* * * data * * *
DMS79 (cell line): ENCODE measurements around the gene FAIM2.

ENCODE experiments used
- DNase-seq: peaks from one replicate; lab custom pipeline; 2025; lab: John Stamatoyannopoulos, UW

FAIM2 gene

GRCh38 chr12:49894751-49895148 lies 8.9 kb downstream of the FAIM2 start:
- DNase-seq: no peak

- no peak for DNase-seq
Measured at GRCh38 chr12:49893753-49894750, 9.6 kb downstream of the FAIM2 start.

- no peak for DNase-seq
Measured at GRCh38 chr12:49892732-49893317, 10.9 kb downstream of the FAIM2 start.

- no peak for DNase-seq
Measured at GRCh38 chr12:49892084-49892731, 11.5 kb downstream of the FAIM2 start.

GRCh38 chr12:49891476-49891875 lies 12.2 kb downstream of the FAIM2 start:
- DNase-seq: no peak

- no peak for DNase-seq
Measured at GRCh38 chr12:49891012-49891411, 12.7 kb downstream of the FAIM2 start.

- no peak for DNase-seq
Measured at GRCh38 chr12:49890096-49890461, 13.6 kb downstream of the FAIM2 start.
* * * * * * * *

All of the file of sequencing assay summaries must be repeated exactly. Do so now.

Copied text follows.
DMS79 (cell line): ENCODE measurements around the gene FAIM2.

ENCODE experiments used
- DNase-seq: peaks from one replicate; lab custom pipeline; 2025; lab: John Stamatoyannopoulos, UW

FAIM2 gene

GRCh38 chr12:49894751-49895148 lies 8.9 kb downstream of the FAIM2 start:
- DNase-seq: no peak

- no peak for DNase-seq
Measured at GRCh38 chr12:49893753-49894750, 9.6 kb downstream of the FAIM2 start.

- no peak for DNase-seq
Measured at GRCh38 chr12:49892732-49893317, 10.9 kb downstream of the FAIM2 start.

- no peak for DNase-seq
Measured at GRCh38 chr12:49892084-49892731, 11.5 kb downstream of the FAIM2 start.

GRCh38 chr12:49891476-49891875 lies 12.2 kb downstream of the FAIM2 start:
- DNase-seq: no peak

- no peak for DNase-seq
Measured at GRCh38 chr12:49891012-49891411, 12.7 kb downstream of the FAIM2 start.

- no peak for DNase-seq
Measured at GRCh38 chr12:49890096-49890461, 13.6 kb downstream of the FAIM2 start.